The following leader of the cultural council was the pharmacist Alexander Loebel (1908 -1914). From 1918 to 1921 the organization was led by Gerenten. In 1921 came Doctor Jonas Gartenlaub, followed in 1926 by Chaim Rachmuth, and later Anschel Steinhorn, Rafael Mueck and finally, Feiwel Laufer (1885 - 1942), who in 1938 built the "Jewish House," mainly with his own money, which included offices, a theater and a reading room. Feiwel Laufer, a lumber wholesaler was born 1884 in Czudyn and died at the beginning of 1942 in Moghilew in Trasnistrien of typhus. During his lifetime he ran a substantial lumber business for several years in Warma and then moved to Gura Humorului in 1925. Soon thereafter he took over the leadership of the cultural council and he won, because of his humanity, the respect and love of the whole Jewish population. With open hands, he supported the charitable institutions, and was always at the forefront when the requirement arose to combat need and misery. Although he had the papers allowing him and his family to emigrate to Israel, he undertook, at the wish of the association of the Jewish cultural council, an effort to improve the political situation of the South Bukovinians, and put off the departure of his family. Because of this delay, he was deported along with the rest of the Jewish community to Transistria. There he led various efforts at self help, including the construction of community kitchens, shelters for orphans and hospitals.

Secretary of the council was A. Rosenkranz, religion teacher Feiwel Singer. There were 360 taxpayers in the council (Geminde). In the years 1944 to 1946 Meschulem Schnarch was kultusprasident followed by Berl Tennenhaus and finally, Dentist Rubbinger.

The first rabbi was R. Meschulem Gebuehrer who immigrated in 1860 from Obertyn (Galicia) (died 1874). His successor was Melech Aschkenazi who moved in 1896 to Horodenka. He was followed by a famous rabbi, Mendl Babad from an old rabbinical family. He was well-liked and worked until his death in 1930. After his death, rabbinical duties were taken up by his son, Mosche Babad and his son-in-law, R. Jakob Meschulem Ginsberg from Sadowa. Both then immigrated to Eretz Israel. With them, went the greater part of the Jewish population. Only a few remained behind.

The children were taught Hebrew by professional teachers. In 1935, Beth Jacob Schools, a Talmud Torah and a yeshiva " kítana" led by the Talmud scholar Axelrad were introduced. The first Hebrew kindergarten was established under the skillful leadership of Klara Mechlowitz. In 1945, after the return of the deportees from Transistria, education was started in a four grade grammar school under the leadership of Professor J. Scharfstein with 23 professors and 119 students.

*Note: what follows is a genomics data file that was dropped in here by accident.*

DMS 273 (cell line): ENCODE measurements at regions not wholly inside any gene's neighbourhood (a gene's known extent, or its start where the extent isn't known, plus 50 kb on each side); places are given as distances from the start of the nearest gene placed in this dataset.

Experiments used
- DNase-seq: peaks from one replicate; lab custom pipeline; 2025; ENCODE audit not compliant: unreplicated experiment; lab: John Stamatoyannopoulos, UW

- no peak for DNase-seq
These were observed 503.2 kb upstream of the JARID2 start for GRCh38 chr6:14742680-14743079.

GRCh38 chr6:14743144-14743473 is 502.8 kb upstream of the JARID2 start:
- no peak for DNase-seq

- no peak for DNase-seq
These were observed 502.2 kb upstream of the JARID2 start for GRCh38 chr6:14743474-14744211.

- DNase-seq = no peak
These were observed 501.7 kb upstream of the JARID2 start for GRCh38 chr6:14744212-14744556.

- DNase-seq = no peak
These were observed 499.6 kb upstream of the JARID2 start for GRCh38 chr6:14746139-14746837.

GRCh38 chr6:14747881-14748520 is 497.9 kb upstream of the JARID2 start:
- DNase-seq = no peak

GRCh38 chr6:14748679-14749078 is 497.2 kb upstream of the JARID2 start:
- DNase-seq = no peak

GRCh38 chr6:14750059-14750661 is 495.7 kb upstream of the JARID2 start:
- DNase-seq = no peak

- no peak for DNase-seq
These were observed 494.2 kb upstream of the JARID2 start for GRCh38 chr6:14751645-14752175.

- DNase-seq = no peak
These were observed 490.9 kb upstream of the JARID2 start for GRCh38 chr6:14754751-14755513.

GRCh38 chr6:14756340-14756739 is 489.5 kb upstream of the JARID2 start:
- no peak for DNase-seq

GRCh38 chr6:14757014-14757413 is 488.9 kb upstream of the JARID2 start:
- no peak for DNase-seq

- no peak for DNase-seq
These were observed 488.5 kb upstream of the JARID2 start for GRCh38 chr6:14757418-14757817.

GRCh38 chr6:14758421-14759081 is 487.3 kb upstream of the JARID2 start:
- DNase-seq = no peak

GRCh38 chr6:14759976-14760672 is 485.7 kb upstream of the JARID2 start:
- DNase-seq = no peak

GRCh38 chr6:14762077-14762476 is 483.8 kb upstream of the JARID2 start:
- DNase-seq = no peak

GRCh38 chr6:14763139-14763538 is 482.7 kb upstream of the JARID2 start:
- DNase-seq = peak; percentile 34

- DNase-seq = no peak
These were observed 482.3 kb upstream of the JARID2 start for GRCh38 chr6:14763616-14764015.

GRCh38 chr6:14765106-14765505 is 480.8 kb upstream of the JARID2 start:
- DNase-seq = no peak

For quite a while the public schools remained open to the Jewish population. First in the years of Romanian rule, the conditions changed to the disadvantage of the Jewish population. During the time of the persecution during WWII, starting in September 1940, attendance at all schools was forbidden to Jewish children. The Jews took self help measures. Because of the initiative of a group of Jewish students, Isador Merdler, Berhold Scheurmann, Ignaz Ellenbogen, Felix Mueller, Josef Friedmann, and Artur Fischler, courses for the middle school group (grades 1 to 4) were established. This course of study was managed by the previously named students in groups of six to seven pupils in accordance with a regulars lesson plan in the houses of the parents. Every week, lessons were held in another parentís house in order not to arouse the suspicion of the Romanian officials. The teachers were in danger of being jailed because of "subversive activities". These courses, however, served only a small group of Jewish children. It was necessary to continue the education of all Jewish children of school age. With the help and under the protection of the Jewish Cultural Council, they succeeded in getting permission from the school director in Jassy to open a 7 grade school (Chernivtsi was already Russian). The instruction in private houses stopped and the school (7 elementary school classes and 4 middle school classes) was moved to the spacious quarters of the Jewish Cultural Council. Mr. Moses Bor, formerly a teacher in the Kimploung elementary school served as director of the new school. Among the teachers were Miss Berta Lewin and Mr. Isak Scharfstein. The school achieved good results and the number of students rose to 250. Classes were given in Romanian and Hebrew was a required course.